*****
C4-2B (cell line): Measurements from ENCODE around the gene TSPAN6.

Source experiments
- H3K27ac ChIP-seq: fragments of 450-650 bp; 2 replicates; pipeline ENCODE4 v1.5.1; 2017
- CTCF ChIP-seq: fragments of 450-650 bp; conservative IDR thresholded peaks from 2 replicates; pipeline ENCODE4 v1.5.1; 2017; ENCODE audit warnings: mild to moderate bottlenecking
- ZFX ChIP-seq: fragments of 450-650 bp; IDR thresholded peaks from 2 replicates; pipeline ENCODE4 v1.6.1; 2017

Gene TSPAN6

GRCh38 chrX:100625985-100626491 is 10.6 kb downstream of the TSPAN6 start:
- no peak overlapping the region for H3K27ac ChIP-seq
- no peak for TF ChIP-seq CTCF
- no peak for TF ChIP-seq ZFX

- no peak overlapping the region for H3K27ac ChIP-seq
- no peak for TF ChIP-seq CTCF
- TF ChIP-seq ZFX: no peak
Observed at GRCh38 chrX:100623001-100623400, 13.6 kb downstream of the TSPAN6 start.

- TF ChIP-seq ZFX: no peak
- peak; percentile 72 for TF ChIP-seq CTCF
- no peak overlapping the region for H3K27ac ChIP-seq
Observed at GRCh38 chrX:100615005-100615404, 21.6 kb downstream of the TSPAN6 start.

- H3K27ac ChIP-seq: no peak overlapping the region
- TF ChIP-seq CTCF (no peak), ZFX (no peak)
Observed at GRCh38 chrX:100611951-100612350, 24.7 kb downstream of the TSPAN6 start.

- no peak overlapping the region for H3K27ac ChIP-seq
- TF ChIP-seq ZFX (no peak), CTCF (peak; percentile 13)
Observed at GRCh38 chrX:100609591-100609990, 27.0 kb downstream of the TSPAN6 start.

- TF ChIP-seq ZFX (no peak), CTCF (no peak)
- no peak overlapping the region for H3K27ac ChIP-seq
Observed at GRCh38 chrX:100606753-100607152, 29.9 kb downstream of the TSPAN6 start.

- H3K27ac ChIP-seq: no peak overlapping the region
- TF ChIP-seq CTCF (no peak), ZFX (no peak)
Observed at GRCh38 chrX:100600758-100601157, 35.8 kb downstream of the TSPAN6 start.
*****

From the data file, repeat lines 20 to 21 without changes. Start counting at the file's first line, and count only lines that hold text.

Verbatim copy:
- TF ChIP-seq CTCF (no peak), ZFX (no peak)
Observed at GRCh38 chrX:100611951-100612350, 24.7 kb downstream of the TSPAN6 start.